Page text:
I was always, always the first one into the shelter when the sirens blared. Did not matter how far away I was or whether the others were right there next to it. They took their time. They ambled. They stopped to peer at the sky and speculate, and if there were two of them, they would stand there and talk to each other about it, like they were the audience in the intermission of a concert, wondering what the musician would play in the second set.

Earthers are so weird.

So I got myself settled in the shelter. Eventually the others came in, Tessa and Anna-Reese together, then Wendell, and finally Catie, still wiping her hands on her shirt. She’d been making supper and smelled of fresh basil. I hoped the tornado wouldn’t take the herb patch. I hoped the tornado wouldn’t take any of it, but at the time all I could think of was the herb patch.

I couldn’t do anything during a storm. They all knew it and didn’t bother me, because it wouldn’t do any good. I paced. The rest of them settled right down and played a round of Sheephead, Catie’s favorite, and then a round of 500, Tess’s choice, and then the radio sounded the all-clear.

The tornado was a good eighty kilometers away. Which in space terms is next door, but it’s far enough not to destroy your herb patch. If you had an asteroid pass that close to your hab, you would say how close it was. Everyone would rush to the view windows to gape at it and say how close it was. But on Earth, eighty kilometers means your farm is fine and the neighbors’ farm is not, there, done.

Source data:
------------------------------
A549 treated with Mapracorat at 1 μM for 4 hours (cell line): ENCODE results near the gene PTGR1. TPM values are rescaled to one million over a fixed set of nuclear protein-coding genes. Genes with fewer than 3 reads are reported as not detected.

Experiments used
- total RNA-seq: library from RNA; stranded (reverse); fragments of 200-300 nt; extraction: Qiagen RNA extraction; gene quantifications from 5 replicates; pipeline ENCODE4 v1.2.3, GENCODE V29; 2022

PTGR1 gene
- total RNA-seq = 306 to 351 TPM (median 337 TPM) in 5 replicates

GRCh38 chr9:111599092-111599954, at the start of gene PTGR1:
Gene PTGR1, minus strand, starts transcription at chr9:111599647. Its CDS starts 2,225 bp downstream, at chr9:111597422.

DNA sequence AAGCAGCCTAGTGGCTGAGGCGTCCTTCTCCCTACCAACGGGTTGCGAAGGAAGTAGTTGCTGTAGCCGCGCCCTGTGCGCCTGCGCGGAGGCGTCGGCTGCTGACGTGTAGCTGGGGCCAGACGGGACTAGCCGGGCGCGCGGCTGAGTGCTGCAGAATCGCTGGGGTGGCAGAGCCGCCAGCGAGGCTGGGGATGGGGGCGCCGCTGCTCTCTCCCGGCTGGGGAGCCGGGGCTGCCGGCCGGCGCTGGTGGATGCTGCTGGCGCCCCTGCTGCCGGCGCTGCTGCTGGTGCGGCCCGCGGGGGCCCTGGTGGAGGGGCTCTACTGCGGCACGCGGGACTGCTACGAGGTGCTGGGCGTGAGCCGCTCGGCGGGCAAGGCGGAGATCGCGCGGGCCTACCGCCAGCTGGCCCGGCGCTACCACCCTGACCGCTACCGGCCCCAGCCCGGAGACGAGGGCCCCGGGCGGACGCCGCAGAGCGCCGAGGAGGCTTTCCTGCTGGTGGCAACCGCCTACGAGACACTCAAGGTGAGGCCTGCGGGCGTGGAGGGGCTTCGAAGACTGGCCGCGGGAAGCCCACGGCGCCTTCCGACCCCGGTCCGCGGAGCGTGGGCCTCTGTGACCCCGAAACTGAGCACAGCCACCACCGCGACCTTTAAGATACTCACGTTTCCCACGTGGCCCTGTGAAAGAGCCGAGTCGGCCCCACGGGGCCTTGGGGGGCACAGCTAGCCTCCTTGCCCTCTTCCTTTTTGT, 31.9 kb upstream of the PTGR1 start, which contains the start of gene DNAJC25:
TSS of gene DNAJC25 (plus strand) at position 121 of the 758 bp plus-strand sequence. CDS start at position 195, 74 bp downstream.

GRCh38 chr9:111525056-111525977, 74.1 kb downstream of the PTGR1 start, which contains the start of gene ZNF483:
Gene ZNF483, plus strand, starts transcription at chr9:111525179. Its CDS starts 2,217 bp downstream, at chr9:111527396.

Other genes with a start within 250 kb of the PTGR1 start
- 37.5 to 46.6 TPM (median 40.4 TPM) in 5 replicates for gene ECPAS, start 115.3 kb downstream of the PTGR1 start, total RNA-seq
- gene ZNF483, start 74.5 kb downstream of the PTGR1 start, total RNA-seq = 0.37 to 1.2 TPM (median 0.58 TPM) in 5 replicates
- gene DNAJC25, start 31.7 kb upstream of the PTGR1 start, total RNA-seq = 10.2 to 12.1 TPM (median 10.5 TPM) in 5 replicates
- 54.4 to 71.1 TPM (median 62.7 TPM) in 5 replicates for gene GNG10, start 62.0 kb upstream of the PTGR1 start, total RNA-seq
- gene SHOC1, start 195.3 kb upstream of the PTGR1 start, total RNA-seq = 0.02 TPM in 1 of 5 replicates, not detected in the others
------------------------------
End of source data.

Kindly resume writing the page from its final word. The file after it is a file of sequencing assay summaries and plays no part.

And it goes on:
It’s hard to even explain the kind of people you get when they live like this. They watch local news like they were going to have a cousin on it any day, but “local news” usually includes millions of people, none of whom they have any relation to or business deals with.

It’s also hard to get a sense of what to expect from the natural world. Farmers like the Pavelkas don’t routinely keep the gene sequence of their crops on hand. They just don’t. They figure they can get stuff sequenced if they need to. The seed companies try to tell them what’s resistant to different diseases, but the seed companies have lied about that so many times that no one on Earth believes them. Despite that the farmers still don’t keep their own gene database.

I had started to have the feeling that there were more rusts, more blights—generally just more fungus—than would be natural. I was starting to feel like someone was doing this to us—to them, really, but to me, too, as long as I was there. But was that true? Was that a reasonable feeling to have? Or was it just the result of an Oort girl living on an unsequenced planet?

I knew that Anna-Reese and Tess had not sequenced the people they were dating, so I could not fathom how they had any idea what possibilities the future might hold for them. How do you find out what a reasonable number of fungi would look like, from people who behave like that? Even if they’re your friends?

 

Read the exciting conclusion in this month's issue on sale now!

Copyright © 2018. Left to Take the Lead by Marissa Lingen